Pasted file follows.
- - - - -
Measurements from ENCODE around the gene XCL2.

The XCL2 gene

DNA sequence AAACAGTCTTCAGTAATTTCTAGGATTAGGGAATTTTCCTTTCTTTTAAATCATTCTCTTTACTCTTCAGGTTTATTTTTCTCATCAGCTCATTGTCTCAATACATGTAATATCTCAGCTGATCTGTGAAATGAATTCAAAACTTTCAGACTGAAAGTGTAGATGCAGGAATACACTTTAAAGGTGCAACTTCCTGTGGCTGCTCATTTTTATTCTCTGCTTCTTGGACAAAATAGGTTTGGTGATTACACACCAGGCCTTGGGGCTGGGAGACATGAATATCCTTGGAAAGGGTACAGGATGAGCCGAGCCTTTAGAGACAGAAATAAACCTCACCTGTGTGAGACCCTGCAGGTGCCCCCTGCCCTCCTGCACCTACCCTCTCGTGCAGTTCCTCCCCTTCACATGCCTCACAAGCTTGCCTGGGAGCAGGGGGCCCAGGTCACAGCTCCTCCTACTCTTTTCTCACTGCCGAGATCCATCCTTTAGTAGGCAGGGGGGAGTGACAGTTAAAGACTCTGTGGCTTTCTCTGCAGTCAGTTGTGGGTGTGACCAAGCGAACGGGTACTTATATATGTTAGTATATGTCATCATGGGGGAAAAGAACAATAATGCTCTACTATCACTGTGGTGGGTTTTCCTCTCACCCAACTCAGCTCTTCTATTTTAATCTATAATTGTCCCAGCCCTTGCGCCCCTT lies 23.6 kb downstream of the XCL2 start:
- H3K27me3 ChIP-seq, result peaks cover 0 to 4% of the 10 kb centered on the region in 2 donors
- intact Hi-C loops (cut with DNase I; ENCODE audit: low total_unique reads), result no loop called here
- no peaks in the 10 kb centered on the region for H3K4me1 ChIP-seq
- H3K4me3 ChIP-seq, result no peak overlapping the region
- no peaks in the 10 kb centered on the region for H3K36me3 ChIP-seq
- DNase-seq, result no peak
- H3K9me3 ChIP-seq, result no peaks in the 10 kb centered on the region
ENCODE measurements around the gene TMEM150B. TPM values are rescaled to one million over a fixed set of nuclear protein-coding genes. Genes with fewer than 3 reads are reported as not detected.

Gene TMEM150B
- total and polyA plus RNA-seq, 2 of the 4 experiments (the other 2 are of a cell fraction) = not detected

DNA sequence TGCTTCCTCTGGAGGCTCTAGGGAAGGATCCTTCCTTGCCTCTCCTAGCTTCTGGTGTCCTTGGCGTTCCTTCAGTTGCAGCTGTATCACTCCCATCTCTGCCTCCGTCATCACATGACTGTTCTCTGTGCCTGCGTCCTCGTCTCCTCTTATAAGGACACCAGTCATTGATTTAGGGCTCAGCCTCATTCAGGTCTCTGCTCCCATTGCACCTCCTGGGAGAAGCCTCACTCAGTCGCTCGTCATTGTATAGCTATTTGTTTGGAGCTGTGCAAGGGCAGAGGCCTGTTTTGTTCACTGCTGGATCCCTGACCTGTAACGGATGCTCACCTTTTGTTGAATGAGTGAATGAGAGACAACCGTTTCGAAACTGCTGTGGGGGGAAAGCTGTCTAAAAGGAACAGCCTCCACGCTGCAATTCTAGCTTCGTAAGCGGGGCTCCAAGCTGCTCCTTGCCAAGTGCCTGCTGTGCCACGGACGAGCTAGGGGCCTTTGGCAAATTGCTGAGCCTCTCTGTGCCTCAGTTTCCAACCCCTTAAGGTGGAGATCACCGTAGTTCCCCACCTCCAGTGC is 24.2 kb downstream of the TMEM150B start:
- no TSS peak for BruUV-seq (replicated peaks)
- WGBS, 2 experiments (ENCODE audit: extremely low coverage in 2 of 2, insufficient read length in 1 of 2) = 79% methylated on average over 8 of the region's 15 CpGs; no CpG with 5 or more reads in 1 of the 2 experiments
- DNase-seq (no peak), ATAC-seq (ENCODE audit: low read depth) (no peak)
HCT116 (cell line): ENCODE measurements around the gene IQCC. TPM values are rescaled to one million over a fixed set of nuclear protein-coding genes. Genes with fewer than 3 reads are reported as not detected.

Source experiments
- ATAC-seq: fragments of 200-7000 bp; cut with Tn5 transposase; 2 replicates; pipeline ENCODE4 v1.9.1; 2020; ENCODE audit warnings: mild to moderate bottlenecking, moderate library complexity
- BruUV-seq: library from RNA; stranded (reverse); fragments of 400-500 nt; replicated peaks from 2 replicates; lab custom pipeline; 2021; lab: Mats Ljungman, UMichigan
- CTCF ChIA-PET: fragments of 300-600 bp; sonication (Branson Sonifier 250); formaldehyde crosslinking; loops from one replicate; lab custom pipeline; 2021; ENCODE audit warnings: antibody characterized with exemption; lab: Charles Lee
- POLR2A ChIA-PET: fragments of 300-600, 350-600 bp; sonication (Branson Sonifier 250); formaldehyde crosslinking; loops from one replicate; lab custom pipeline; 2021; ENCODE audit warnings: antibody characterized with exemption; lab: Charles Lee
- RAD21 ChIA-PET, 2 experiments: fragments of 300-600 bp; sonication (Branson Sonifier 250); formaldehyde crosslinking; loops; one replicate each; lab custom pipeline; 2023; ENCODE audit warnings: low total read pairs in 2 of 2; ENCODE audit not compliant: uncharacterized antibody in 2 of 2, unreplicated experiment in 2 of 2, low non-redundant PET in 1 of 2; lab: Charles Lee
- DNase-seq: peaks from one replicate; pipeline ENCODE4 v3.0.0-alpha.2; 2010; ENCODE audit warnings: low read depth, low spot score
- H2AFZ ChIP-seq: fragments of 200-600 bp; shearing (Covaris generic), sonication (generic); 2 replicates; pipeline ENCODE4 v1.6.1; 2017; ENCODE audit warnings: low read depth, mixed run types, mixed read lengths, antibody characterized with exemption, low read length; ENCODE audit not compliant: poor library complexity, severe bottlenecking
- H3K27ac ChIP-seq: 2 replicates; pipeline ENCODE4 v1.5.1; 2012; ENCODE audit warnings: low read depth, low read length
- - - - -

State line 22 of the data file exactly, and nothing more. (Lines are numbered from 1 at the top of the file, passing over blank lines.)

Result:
- CTCF ChIA-PET: fragments of 300-600 bp; sonication (Branson Sonifier 250); formaldehyde crosslinking; loops from one replicate; lab custom pipeline; 2021; ENCODE audit warnings: antibody characterized with exemption; lab: Charles Lee